Water levels at the Kariba reservoir plunged to a record low of less than 1%, curtailing power supply to Zambia and Zimbabwe and shuttering the tourism and fishing industries.
The dam, which is the world’s largest human-made based on water-storage capacity, had 0.97% usable storage on December 28, compared with 20% a year earlier, according to data available on the Zambezi River Authority’s website. That’s less than the previous low set almost three decades ago. Normally, water levels start rising in January.
Zambia began power rationing on Tuesday because of the critically low levels.
Zimbabweans have been subjected to 19 hours of power outages a day, because there is insufficient water in the Kariba dam to drive the nation’s main hydropower plant. The cuts only eased over the festive season due to reduced demand from industry, which usually closes for its annual shutdown over the period.
Kariba, which has a total installed capacity of 2,130 megawatts split between the two nations, is currently limited to power output of about 300 megawatts for each country due to the water-supply constraints.
The fishing industry is reeling from the low-water levels. Kariba dam is a popular destination for catching tiger fish and bream. It’s also an abundant source of kapenta, an affordable protein for many people in Zambia, Malawi, and Zimbabwe.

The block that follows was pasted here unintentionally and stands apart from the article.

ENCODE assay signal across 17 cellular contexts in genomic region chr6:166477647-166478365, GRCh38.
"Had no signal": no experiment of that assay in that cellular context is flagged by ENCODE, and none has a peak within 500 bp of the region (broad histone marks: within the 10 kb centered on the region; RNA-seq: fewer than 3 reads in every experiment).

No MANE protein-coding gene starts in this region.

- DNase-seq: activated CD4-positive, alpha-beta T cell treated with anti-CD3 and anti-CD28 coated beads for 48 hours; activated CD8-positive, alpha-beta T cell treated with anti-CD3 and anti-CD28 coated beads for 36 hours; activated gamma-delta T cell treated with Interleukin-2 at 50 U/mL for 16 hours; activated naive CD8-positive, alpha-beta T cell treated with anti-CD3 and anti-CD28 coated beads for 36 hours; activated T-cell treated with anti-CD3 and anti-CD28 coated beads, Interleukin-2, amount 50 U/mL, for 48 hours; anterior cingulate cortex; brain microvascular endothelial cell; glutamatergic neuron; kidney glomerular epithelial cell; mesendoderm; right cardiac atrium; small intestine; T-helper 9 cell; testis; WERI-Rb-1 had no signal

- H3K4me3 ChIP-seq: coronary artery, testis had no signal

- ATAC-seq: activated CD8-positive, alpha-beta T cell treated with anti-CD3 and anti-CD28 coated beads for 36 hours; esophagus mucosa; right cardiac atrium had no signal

“The kapenta fishing industry is now experiencing low catches,” George Masendu, a councilor at Kariba, in Zimbabwe, said on Tuesday by phone. The low catches have translated into reduced stocks being supplied to retail outlets across the nation, including at OK Zimbabwe , the country’s largest retailer, he said.
“It’s how we survive, this has an impact on livelihoods,” he said. “After the tourism sector, kapenta is the second biggest industry in Kariba.”
The shortage is likely to fuel inflation and leave low-income households with few options for sources of protein. The fish is cheaper than beef and chicken.
Some boats are no longer docking in their usual harbours because of low water levels and are using alternatives closer to the lake, according to Winnie Muchanyuka, head of the Zimbabwe Tourism Authority. However, tourism activities such as boat cruises are still taking place.
“The situation is a bit worrying,” she said by phone. “Largely, this hasn’t yet really affected tourism. It’s something still manageable from a tourism perspective and we are hoping that the situation will stay like that until the water levels increase.”